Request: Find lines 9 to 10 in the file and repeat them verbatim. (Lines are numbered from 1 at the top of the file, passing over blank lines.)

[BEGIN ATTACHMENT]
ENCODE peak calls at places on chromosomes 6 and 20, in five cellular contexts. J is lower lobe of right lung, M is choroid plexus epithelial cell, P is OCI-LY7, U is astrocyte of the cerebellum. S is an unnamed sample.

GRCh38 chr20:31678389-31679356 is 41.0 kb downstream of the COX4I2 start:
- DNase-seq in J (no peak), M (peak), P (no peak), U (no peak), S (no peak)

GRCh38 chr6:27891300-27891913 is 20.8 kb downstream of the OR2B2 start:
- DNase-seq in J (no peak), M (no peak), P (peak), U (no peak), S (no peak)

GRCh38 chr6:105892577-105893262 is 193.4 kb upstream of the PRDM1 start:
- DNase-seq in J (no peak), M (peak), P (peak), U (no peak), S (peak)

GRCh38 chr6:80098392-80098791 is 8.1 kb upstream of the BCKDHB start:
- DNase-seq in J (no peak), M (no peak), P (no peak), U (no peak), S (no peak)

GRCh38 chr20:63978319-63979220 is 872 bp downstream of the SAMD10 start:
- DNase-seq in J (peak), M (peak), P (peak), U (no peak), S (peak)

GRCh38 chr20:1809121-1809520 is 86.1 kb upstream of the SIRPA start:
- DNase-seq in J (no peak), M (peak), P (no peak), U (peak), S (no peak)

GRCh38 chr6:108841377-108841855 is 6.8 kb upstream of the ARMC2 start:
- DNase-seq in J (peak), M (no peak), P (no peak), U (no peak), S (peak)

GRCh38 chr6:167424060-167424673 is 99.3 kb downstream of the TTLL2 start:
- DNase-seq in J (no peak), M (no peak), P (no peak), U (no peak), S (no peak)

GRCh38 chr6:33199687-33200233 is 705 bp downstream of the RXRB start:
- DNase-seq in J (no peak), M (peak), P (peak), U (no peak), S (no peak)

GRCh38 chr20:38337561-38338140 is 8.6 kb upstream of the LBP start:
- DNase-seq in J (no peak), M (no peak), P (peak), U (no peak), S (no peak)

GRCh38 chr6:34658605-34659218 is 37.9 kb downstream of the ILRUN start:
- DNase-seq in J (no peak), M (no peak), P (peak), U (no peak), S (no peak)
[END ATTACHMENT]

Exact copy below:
- DNase-seq in J (no peak), M (no peak), P (no peak), U (no peak), S (no peak)

GRCh38 chr20:63978319-63979220 is 872 bp downstream of the SAMD10 start: